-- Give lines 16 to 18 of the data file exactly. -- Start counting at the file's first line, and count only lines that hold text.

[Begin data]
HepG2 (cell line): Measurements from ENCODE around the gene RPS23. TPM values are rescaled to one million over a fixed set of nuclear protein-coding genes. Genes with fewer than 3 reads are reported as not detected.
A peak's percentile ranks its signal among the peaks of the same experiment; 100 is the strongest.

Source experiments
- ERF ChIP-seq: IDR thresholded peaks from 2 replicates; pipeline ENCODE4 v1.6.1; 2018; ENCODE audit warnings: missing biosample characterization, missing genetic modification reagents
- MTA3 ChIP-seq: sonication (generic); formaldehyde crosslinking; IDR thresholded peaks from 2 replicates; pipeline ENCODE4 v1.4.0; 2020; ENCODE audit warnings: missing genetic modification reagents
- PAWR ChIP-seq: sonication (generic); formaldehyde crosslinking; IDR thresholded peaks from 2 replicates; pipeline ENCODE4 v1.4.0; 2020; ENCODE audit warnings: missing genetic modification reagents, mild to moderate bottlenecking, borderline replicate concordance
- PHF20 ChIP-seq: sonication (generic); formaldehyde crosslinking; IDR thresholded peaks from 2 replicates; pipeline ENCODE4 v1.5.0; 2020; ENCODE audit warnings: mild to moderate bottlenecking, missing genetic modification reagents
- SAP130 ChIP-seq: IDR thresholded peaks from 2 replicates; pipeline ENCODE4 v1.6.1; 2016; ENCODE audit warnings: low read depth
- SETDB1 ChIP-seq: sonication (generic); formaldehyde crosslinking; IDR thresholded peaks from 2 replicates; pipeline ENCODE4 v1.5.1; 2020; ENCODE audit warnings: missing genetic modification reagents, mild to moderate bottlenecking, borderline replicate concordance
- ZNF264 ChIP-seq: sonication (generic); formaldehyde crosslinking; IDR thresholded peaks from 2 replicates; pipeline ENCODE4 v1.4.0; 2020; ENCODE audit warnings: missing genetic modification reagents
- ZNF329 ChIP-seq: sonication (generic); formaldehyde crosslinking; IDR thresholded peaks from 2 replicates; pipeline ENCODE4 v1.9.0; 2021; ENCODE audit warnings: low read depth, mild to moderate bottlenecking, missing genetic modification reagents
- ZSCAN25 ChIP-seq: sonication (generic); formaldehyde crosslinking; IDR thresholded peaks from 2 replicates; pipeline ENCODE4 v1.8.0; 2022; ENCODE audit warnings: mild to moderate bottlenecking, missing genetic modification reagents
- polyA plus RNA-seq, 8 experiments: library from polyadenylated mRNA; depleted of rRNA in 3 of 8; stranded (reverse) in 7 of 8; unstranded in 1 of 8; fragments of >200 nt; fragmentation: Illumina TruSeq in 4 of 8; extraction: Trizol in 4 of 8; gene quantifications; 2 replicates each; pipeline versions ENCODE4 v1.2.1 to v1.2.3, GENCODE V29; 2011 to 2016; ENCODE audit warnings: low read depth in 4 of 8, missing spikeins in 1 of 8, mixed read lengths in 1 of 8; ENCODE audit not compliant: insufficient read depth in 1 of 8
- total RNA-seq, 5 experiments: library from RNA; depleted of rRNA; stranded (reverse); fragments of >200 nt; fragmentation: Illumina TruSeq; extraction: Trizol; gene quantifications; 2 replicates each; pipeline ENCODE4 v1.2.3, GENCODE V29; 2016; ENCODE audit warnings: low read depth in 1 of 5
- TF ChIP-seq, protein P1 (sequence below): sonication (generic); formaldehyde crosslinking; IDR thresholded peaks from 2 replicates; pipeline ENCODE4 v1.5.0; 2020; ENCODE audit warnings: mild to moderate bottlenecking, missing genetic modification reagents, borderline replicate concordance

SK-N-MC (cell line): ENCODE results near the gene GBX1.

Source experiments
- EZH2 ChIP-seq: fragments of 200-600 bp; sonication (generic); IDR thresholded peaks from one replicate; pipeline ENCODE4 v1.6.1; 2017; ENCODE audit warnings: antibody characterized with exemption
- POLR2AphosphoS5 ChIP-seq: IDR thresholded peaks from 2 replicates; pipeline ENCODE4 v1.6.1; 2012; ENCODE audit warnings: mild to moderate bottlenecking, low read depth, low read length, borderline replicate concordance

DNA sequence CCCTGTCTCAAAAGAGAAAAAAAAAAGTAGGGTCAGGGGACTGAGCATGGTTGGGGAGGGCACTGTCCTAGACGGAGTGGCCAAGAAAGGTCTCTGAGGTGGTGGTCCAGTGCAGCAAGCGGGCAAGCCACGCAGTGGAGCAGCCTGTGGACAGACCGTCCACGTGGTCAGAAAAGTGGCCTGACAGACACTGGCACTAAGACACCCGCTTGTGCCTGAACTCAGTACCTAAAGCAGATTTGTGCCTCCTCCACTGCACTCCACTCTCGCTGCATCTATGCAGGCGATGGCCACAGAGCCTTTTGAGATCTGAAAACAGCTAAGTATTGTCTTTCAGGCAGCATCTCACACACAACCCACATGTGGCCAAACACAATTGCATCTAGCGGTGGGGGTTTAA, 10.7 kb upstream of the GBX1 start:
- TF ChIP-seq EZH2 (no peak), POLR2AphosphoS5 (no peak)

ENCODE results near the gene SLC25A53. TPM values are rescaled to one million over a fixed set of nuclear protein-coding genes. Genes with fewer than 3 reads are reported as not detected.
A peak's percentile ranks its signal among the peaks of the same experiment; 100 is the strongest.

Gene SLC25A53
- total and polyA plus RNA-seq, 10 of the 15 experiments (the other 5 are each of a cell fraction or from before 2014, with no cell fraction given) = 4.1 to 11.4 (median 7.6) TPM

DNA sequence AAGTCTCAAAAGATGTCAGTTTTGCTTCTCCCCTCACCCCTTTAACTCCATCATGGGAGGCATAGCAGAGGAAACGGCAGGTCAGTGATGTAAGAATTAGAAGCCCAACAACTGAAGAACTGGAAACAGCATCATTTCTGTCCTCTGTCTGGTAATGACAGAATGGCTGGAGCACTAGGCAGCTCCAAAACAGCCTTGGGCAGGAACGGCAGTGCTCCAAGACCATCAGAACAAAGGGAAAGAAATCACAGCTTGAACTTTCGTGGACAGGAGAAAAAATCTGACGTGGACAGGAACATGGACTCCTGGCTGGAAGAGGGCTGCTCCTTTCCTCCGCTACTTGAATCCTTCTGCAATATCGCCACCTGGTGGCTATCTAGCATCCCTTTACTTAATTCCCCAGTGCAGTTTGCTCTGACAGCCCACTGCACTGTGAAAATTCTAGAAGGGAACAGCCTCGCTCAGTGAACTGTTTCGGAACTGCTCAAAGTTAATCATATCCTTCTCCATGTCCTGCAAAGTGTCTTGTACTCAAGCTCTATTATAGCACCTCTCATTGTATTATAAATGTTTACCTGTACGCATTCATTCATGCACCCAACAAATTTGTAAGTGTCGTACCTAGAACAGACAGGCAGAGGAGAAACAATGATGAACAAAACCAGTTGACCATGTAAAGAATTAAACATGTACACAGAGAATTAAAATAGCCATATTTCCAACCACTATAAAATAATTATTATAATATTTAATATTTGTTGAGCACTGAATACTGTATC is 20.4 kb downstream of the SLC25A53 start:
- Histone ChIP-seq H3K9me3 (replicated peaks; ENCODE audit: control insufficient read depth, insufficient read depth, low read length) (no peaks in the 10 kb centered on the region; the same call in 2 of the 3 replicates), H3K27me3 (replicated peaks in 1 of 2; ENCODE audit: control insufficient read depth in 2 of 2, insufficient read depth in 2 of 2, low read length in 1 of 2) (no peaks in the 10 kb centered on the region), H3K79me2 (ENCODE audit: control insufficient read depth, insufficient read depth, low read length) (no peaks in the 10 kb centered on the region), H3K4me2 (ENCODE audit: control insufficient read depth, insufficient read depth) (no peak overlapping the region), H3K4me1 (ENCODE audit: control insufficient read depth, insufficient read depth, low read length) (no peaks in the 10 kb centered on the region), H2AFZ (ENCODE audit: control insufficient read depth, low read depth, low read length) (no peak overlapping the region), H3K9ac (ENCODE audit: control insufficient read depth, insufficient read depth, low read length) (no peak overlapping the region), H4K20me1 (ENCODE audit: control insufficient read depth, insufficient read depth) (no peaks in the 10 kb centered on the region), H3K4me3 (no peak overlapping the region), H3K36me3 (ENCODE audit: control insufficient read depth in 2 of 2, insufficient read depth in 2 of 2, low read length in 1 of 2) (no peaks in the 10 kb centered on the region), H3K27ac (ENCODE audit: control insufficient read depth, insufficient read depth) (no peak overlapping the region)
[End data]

SK-N-MC (cell line): ENCODE results near the gene GBX1.

Source experiments
- EZH2 ChIP-seq: fragments of 200-600 bp; sonication (generic); IDR thresholded peaks from one replicate; pipeline ENCODE4 v1.6.1; 2017; ENCODE audit warnings: antibody characterized with exemption